Description of Projects and Needs:
This year (my years always start in September) we are having two clinics in Bonfil. It is a poor area in Cancun near the Airport. The street population of cats and dogs is over the top. Last year we did a clinic there in January and Isla Animals took home 65 puppies. We do not put puppies back on the streets. Older dogs with survival skills who would be hard to turn into house pets are spayed/neutered and put back exactly where we found them. Often times they have territories and people who occasionally feed them.
But the puppies are a whole different thing, so they come to us. This November 5-10 we are joining with Planned Pethood, Candi International, Cancun Animal Rescue, Coco’s Cat Rescue, Luum Balicheo, Jaguar Cats, Animalistas and Rescate Malix for our next large scale spay and neuter clinic. We are hoping to do over 1000 animals.
Our next large scale clinic after that will be in January with Vidas and we are hoping for the same number of surgeries. If we keep hitting this area we WILL make a huge difference. We also do special surgeries or arrange to have them done if the need comes to our attention. Like Pablo who had a broken hip.
We will also continue to have our regular clinics on Isla Mujeres and our ongoing day to day spays and neuters. One of Isla Animal’s biggest expenses for these clinics are tests. We need to buy at least 50 distemper tests and 50 Parvo tests. That way we can control an environment that includes sixty-five un-vaccinated puppies. We saw the value of this last spring when we had very few deaths from the spread of Parvo and distemper. We want to make that happen again.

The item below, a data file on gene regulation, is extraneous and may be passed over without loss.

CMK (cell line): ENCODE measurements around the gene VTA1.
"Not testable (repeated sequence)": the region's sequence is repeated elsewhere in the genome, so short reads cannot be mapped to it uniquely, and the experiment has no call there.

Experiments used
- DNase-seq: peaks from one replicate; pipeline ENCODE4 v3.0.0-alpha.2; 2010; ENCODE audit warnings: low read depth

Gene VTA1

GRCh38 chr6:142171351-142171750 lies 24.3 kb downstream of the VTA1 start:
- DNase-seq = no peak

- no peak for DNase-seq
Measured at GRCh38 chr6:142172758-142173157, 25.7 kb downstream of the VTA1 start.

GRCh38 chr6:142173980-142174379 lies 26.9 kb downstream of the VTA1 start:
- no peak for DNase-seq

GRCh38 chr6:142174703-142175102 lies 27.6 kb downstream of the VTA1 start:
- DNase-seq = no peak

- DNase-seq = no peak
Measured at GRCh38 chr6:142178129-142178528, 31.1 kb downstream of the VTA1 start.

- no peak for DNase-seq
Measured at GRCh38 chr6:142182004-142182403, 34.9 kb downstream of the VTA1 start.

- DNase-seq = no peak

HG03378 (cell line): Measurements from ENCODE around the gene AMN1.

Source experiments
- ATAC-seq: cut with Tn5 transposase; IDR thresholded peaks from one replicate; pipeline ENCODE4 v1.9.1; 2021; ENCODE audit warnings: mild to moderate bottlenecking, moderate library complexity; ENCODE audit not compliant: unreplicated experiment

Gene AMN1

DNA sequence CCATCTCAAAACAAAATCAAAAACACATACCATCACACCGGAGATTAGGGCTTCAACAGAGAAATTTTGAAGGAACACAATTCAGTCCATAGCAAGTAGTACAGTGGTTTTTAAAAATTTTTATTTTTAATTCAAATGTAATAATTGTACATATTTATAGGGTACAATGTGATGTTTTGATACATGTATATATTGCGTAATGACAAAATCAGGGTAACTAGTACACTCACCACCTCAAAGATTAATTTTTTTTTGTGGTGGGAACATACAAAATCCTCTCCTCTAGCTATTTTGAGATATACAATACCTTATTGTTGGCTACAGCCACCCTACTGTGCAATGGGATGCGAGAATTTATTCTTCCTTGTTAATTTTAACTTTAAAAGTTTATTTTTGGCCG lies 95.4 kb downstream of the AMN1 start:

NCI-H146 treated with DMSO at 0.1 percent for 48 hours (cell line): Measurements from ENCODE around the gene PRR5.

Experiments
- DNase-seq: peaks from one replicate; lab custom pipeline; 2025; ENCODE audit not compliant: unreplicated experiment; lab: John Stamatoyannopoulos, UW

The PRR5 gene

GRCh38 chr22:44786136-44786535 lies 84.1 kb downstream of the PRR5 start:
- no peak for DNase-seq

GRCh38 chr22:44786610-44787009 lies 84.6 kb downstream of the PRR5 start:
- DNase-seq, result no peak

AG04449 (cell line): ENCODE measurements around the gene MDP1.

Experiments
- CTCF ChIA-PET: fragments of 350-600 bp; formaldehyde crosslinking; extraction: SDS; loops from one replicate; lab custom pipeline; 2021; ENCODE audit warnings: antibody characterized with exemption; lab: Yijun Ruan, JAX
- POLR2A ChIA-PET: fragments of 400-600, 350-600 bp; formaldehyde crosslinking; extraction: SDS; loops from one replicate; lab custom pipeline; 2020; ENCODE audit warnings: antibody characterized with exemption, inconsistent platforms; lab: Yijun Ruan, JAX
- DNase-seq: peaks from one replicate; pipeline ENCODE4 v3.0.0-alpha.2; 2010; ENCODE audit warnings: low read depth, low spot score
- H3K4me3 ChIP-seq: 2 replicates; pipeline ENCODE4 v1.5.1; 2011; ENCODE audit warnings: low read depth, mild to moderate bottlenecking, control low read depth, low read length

April 25 to April 29, we are having our second spay and neuter clinic in Corales, next to Cancun and near Rancho Viejo. This is being organized by Candi International and Isla Animals with help from Coco Cat Rescue and the Cozumel Humane Society. We will have more vets this time and hope to spay and/or neuter four hundred to five hundred cats and dogs. Everyday we will be saving space for fifteen street dogs, I’m so excited about this. We’ll have a special team to bring them in and then we’ll keep them for two days until we’re sure they’re well enough to go back on the street.
April 13, 14 and 15, we (Isla Animals and Peace) are organizing a three day mobile clinic. We are going into the neighborhoods and working there. We tried this last month and it was very successful. We get more local participation and take the mystery out of the procedure.
Spay and Neuter Clinics, October 2010: Isla Animals and Candi (cats and dogs international) are funding and organizing three spay and neuter clinics in the Cancun area. These clinics are being supported by Pet Project Rescue and Achates Legacy. The first is in Puerto Juarez, where the ferry leaves for Isla Mujeres. This area has needed help with their animals for a long time, the clinic will be from October 18 to October 22. The second is at the Cancun Pound (Perera) that will run from October 20 to October 23. This is a follow up clinic to the one we had there in April 2010.
The third clinic will be in San Cosme from October 27 to October 31, this is a follow up to the clinic that we had there last October and we will be including the small Peublos surrounding San Cosme. This area is in the jungle and the animals are in desperate need of care.